You Wanted to Know: Chocolate


For chocolate lovers, few holidays rank as high as Valentine’s Day. Fortunately for fanatics, chocolate is not only a delicious treat – it can also be a healthy one. But if you duck into the candy aisle without knowing exactly what to look for, you might find that you’re doing yourself (or your loved ones) a disservice. One of our viewers, Umita, asked us whether chocolate really can be good for you:


Studies have shown that cocoa, the main ingredient in chocolate, has the potential to help our hearts by lowering blood pressure and LDL, or bad cholesterol. High blood pressure and high cholesterol are major contributors to coronary heart disease, the leading killer of both men and women.

These effects are believed to come from cocoa’s high concentration of flavanols, an antioxidant compound that can help cells resist damage from free radicals, improve blood flow, reduce the likelihood of blood clots and help relax blood vessels. Cocoa also contains oleic acid, a monounsaturated fat, which may help lower LDL levels. And if that’s not enough to make you want to nibble on some chocolate, consider that it may help improve your mood by boosting feel-good serotonin and endorphin levels.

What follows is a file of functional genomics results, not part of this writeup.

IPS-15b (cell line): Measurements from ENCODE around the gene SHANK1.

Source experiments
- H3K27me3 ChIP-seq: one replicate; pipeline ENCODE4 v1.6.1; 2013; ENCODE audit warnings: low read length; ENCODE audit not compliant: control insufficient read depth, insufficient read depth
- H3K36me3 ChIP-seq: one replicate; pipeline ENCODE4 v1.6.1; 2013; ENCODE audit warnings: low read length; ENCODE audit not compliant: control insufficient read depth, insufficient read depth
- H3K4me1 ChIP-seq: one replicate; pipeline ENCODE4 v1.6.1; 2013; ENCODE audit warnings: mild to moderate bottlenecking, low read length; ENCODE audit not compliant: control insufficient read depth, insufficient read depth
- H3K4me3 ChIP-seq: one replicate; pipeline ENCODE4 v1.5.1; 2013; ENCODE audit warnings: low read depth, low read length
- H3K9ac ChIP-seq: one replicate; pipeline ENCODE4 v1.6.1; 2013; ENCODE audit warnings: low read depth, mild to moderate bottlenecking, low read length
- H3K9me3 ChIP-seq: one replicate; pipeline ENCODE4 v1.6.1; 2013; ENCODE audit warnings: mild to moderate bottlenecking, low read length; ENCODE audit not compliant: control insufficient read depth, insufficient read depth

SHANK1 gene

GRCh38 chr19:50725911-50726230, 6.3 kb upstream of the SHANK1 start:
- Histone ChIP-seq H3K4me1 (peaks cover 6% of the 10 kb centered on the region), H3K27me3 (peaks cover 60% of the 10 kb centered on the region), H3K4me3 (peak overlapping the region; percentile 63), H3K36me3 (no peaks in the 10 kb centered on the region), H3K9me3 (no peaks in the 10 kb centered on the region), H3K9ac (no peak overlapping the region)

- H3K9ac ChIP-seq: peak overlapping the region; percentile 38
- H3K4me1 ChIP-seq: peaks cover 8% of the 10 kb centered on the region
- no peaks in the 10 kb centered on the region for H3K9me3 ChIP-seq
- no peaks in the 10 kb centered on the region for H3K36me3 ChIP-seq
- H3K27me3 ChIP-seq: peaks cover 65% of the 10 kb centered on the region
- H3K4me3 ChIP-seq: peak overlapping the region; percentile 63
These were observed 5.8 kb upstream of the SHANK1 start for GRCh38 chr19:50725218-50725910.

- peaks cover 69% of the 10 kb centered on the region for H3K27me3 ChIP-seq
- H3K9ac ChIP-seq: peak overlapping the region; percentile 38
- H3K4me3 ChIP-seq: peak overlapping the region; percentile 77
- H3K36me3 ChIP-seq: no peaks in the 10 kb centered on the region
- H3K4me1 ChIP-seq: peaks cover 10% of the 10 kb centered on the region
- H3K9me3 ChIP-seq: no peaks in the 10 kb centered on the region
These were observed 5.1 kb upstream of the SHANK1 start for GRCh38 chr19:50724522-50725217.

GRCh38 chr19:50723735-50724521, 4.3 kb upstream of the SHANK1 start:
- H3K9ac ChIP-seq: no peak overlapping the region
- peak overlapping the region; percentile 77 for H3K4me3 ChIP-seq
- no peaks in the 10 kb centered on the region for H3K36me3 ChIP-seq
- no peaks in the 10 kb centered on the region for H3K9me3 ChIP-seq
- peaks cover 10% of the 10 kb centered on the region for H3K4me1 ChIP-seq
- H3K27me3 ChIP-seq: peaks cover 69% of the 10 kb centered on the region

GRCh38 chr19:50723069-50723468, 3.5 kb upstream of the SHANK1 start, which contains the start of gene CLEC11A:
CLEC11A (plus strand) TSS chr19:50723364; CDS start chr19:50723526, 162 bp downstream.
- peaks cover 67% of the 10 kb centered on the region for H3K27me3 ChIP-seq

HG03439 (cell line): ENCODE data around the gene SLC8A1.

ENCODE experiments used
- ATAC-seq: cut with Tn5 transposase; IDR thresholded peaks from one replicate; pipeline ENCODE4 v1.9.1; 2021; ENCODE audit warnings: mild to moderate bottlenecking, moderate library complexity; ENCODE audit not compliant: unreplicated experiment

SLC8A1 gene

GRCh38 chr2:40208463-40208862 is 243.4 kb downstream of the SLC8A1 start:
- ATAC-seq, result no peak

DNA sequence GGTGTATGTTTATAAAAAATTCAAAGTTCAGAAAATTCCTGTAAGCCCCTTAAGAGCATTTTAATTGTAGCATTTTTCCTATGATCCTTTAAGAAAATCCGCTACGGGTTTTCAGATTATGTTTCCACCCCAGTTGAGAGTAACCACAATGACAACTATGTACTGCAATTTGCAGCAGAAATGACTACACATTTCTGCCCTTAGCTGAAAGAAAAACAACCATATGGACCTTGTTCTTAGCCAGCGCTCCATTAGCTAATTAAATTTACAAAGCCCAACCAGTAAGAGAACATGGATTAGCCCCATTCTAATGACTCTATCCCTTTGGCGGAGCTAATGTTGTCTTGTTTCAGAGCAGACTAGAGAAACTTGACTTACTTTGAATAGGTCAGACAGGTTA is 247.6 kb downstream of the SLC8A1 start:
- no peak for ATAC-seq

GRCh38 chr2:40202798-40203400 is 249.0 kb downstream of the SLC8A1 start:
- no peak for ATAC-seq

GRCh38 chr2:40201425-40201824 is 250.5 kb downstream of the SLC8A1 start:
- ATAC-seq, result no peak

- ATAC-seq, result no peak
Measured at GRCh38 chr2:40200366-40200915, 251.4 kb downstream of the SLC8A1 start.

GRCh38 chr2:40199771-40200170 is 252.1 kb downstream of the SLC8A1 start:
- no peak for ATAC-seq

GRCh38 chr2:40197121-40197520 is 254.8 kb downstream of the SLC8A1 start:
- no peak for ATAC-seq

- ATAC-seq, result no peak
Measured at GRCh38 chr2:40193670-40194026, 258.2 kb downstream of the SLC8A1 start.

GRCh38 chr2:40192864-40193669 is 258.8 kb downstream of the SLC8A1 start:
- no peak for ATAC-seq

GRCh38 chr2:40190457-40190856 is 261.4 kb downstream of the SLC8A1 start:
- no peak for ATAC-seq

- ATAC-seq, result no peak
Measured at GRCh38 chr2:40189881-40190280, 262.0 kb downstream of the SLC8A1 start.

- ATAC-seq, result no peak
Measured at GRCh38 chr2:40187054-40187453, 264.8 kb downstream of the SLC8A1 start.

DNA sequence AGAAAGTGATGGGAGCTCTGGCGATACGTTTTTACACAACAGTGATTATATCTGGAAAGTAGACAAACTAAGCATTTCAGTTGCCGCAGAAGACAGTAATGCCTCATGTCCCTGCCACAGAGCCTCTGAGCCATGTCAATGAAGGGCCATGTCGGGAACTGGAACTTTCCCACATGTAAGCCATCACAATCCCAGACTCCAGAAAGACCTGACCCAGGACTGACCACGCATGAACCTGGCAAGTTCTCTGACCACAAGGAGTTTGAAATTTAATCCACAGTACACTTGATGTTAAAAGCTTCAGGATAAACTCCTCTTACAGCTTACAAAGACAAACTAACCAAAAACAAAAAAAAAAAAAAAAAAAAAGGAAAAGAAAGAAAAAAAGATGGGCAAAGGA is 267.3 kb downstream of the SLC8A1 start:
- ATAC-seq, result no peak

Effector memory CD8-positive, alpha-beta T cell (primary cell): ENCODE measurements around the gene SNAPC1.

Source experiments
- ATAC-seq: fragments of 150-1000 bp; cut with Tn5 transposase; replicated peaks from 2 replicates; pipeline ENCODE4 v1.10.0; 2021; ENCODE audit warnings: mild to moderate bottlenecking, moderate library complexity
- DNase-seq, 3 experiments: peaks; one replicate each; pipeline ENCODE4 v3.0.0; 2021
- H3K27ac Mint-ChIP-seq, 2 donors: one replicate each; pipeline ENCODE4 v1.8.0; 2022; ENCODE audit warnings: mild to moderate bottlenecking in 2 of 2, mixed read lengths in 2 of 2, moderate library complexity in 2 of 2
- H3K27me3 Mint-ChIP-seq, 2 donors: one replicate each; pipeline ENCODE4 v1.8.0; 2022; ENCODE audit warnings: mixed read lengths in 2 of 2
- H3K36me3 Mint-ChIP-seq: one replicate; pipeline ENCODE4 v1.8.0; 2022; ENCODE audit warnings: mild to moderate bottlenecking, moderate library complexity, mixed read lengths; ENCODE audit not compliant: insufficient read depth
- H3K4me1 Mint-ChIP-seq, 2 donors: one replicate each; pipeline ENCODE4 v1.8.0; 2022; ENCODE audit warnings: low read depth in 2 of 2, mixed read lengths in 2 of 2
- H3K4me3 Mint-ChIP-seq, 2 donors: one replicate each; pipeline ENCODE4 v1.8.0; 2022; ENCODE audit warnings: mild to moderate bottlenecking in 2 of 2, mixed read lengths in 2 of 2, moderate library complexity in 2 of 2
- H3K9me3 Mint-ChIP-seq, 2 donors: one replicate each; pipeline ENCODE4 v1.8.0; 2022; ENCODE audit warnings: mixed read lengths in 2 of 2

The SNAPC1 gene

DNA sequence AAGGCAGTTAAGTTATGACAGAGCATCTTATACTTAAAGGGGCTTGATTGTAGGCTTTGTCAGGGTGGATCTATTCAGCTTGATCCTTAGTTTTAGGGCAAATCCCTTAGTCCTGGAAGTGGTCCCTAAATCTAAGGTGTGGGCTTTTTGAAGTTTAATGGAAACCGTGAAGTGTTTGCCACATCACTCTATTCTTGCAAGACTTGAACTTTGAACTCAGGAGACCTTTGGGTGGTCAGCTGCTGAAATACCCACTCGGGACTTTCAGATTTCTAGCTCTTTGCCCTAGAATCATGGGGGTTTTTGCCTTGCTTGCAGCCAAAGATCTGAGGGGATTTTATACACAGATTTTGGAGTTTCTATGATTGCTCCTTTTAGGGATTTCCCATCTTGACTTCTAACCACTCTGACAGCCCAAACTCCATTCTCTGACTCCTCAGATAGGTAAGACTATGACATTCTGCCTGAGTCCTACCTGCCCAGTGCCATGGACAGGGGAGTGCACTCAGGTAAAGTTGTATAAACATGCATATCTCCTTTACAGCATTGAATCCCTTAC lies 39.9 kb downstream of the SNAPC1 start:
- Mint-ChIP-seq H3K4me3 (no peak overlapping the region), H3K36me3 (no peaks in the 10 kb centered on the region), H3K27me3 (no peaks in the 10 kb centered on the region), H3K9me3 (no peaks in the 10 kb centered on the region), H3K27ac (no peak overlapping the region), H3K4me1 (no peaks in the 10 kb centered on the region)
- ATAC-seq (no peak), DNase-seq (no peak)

To get enough flavanols to really make a difference, though, milk or white chocolate won’t do it – you gotta go dark. Usually, dark chocolate has a much higher concentration of flavanols than milk chocolate, though highly-processed dark chocolate (which is found in many commercially available dark chocolates) may not contain much either. To maximize your chances of picking healthy dark chocolate, look for the following:

  • Darkly colored chocolate with 70% or more of cocoa and little or no added sugars
  • Chocolate made from cocoa butter instead of fats like palm and coconut oils
  • Chocolate made without “hydrogenated” or “partially hydrogenated” oils (check the label), which are bad for your cholesterol

Also, if you’re eating baked goods with chocolate in them or chocolate treats that include other ingredients like caramel, sweet fillings or marshmallows, you’re probably doing more harm than good. Stick to the plain stuff. Similarly, just adding an extra dose of chocolate on top of your usual diet will add calories to your day and potentially inches to your waistline. Instead, try to replace other desserts or treats you might reach for with a little dark chocolate. Like most treats, you have to enjoy chocolate in moderation to get the benefits without the downsides. Limit yourself to about an ounce of dark chocolate a day.

And finally, since everyone’s body is different, if you find that chocolate seems to be sending your cholesterol or triglycerides in the wrong direction, ditch the chocolate habit. Chocolate isn’t the only source of flavanols – you can try some cranberries, apples, peanuts, onions or tea to get some similar benefits without as many extra calories.

You can find more tips on how to give your heart and your love life a boost this Valentine’s Day here.